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Sheridon Stokes: the business of the art (1)

October 3rd, 2007 · No Comments

The Business of the Art: Part 1

Here is a video of a lecture given for the 2005 National Flute Association, the first of five parts where UCLA teacher of flute, Sheridon Stokes, talks about his life and the business of music. At that conference he was awarded a well deserved Lifetime Achievement Award. Stokes has played on hundreds of Hollywood movies and televisions shows. Perhaps his most famous flute solo is the Lalo Shifrin theme music for MISSION IMPOSSIBLE (the TV show). Here is a video featuring the hit single that stayed on the billboard’s hot 100 charts 14 weeks,eventually hitting #41 (january 1968).

SHERIDON STOKES, born in Los Angeles, was hired as piccolo in the Denver Symphony when he was 16 years old and was the youngest contract musician in Hollywood at age 20, with the 20th Century Fox Orchestra under Alfred Newman. He studied at the University of Denver and was a scholarship student at USC majoring in composition. His primary flute teachers were Haaken Bergh and Arthur Gleghorn. He studied composition with Dr. Ernest Kanitz, Russelll Gracia, Haaken Bergh and Walter Kelsey (Schillinger system).

He appears frequently as soloist, master class technician, and lecturer. His publications are distributed world-wide, and include the “Illustrated Method for Flute” (endorsed by Jean-Pierre Rampal) with two five-star reviews from, and “Special Effects for Flute.” Mr. Stokes has premiered solo works by former Boston Pops conductor John Williams, and contemporary composers Henri Lazarof, Paul Chihara, and Russell Steinberg. He has been featured in many television and film scores, including the television series “Mission Impossible,” “Roots,” and “Kung Fu,” as well as the fims “Jaws,” “E.T.,” “Ghost,” “Glory,” “Patriot Games,” “Sneakers,” “Scent of a Woman,” “The Hand That Rocks the Cradle,” and more recently, “Mission Impossible,” “Waterworld,” “Jumanji,” “Independence Day,” “Spitfire Grill,” “Rush Hour II”, and “Bringing Down The House”. He was solo flute at the Academy Awards in 1997 and 1998 and played the famous penny whistle solo from the Titanic song “My Heart Will Go On” with Celine Dion.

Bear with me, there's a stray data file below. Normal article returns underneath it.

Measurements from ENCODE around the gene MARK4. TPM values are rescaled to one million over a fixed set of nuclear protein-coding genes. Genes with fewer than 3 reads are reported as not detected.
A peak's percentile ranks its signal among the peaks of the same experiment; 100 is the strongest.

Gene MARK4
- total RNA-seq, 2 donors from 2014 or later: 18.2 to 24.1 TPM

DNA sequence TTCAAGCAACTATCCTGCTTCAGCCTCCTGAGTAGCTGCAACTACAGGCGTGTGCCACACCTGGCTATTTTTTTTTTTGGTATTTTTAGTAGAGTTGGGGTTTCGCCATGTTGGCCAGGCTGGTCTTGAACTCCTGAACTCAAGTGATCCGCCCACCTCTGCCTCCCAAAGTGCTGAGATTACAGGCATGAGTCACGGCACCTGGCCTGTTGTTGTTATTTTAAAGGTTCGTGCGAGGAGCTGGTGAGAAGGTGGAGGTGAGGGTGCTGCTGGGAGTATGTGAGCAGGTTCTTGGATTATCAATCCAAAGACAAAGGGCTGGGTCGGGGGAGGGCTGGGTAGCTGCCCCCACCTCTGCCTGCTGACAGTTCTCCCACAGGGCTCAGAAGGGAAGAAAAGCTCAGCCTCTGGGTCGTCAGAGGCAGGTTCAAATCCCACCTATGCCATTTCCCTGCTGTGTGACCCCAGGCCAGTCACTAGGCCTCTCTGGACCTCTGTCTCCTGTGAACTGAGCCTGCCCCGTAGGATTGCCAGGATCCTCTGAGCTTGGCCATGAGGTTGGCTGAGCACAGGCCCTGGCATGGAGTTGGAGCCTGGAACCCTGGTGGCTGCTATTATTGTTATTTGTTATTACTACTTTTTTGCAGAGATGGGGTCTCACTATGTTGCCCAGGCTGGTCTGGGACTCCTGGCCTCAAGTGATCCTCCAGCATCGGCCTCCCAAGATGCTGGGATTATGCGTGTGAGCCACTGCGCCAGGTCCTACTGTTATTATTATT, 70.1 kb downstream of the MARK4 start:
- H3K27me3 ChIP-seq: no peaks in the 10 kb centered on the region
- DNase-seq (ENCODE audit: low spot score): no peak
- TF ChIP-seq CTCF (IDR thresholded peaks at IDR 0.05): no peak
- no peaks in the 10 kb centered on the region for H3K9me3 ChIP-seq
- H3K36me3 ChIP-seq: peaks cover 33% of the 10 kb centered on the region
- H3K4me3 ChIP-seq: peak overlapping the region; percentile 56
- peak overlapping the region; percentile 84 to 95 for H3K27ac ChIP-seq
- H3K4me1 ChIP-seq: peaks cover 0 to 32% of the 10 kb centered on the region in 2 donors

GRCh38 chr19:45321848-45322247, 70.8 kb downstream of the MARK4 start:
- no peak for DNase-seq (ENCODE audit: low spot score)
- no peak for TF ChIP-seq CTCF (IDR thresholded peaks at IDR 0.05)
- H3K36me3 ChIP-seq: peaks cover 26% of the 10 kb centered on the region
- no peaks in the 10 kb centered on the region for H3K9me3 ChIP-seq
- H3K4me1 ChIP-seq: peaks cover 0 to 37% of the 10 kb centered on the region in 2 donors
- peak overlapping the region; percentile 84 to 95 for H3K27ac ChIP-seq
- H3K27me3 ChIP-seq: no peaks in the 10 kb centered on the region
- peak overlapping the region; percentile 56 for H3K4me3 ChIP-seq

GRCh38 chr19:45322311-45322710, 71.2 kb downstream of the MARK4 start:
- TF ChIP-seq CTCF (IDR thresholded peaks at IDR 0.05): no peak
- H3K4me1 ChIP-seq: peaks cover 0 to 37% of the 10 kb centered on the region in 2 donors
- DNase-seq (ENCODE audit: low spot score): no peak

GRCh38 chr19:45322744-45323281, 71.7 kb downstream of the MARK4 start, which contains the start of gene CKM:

Mr. Stokes received the MVP award in flute from the National Association of Recording Arts and Sciences in 1980, 1981, and 1982, and in 1983 received the Emeritus award. He has taught and performed at music festivals, including Curso Musical International de Invierno in Benidorm, Spain (1989-90), the Bud Shank Jazz Workshop in Port Townsend, Washington (1986-1988), and the Mozart Festival in Monterey, California. His compact disc releases include “Chamber Music” by Henri Lazarof (Laurel Records), “Quintet for Flute and Strings” by Leon Levitch (Bay Cities Records), “Willow, Willow” for bass flute and percussion by Paul Chihara (CRI Records), “Six Sonatas” for flute and harpsichord by Luigi Boccherini (Naxas/Orion Records), “Torbellino — 10 Tangos for Flute and Guitar” by Christopher Caliendo (Efficaci Records), He is also featured on recordings with Jascha Heifetz, Frank Sinatra and the Carpenters.

Some of his compositions are “Bon Voyage” for alto flute and string bass (1996), “Robin Hood Fantasy” for solo bass flute (premiered with Ballet California, 1993), “Soulscapes” for flute and marimba (premiered at the National Flute Association Convention, 1997), and “Laissez le voler” for flute quartet (premiered at UCLA, 1997). He has just been awarded the National Flute Association’s Lifetime Achievement Award, which will be presented to him at their annual convention in August, 2005.

Tags: Faculty · Performers